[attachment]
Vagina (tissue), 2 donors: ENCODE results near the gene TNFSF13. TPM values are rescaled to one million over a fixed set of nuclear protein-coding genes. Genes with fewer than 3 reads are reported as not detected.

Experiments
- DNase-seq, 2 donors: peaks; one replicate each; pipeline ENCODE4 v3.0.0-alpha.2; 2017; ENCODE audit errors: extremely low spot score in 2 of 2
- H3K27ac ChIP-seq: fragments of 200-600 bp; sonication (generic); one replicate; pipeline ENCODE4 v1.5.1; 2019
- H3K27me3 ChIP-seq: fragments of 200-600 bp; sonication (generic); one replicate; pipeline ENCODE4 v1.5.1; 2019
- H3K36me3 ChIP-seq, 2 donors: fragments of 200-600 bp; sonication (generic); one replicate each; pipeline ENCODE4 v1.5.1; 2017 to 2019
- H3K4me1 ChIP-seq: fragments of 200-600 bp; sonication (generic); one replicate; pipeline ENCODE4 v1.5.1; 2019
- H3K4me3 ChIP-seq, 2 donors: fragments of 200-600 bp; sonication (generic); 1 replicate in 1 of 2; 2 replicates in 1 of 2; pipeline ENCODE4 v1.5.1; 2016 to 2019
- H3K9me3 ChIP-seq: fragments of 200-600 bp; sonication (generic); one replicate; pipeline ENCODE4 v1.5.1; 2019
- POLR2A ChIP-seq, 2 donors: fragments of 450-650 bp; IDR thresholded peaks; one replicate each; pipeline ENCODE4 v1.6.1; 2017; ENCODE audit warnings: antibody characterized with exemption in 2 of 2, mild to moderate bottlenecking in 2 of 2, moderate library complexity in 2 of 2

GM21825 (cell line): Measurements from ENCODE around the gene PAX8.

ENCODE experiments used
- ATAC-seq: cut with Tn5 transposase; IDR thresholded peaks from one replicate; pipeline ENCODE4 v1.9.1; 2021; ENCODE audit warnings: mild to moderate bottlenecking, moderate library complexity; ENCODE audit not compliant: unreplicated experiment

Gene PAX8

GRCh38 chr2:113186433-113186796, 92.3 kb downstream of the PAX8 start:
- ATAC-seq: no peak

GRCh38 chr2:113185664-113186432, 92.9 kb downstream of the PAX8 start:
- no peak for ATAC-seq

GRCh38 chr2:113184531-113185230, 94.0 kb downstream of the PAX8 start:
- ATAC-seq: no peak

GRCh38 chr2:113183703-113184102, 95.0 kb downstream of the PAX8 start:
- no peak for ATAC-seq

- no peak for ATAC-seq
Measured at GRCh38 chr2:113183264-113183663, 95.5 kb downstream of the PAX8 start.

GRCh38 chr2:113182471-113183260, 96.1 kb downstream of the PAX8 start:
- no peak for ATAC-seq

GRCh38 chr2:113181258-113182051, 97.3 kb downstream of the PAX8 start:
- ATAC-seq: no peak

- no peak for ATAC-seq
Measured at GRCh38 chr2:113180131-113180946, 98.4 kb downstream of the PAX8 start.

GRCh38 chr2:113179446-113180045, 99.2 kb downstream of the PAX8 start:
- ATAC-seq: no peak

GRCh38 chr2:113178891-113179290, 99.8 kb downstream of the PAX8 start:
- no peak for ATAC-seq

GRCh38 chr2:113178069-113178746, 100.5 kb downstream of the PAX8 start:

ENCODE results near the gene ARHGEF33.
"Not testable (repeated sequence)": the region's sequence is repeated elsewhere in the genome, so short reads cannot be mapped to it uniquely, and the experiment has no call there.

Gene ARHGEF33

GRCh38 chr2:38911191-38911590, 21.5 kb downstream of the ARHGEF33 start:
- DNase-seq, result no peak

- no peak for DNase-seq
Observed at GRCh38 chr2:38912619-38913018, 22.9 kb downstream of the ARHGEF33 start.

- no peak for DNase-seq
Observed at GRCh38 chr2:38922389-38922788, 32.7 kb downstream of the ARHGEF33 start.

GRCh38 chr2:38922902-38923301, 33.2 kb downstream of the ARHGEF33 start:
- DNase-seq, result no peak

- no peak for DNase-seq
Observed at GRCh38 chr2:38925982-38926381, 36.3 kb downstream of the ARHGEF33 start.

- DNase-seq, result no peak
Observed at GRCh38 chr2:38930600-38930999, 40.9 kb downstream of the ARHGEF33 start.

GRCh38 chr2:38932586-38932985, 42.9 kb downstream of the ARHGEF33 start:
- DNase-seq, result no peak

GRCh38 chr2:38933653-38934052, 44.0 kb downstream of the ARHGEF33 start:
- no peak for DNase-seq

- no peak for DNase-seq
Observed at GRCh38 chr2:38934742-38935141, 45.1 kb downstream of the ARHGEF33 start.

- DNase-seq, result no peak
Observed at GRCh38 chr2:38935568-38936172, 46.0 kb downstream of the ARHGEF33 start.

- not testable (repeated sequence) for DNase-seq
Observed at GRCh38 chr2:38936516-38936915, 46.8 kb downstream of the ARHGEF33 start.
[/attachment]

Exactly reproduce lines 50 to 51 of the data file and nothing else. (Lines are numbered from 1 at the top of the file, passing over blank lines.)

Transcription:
Observed at GRCh38 chr2:38930600-38930999, 40.9 kb downstream of the ARHGEF33 start.

GRCh38 chr2:38932586-38932985, 42.9 kb downstream of the ARHGEF33 start: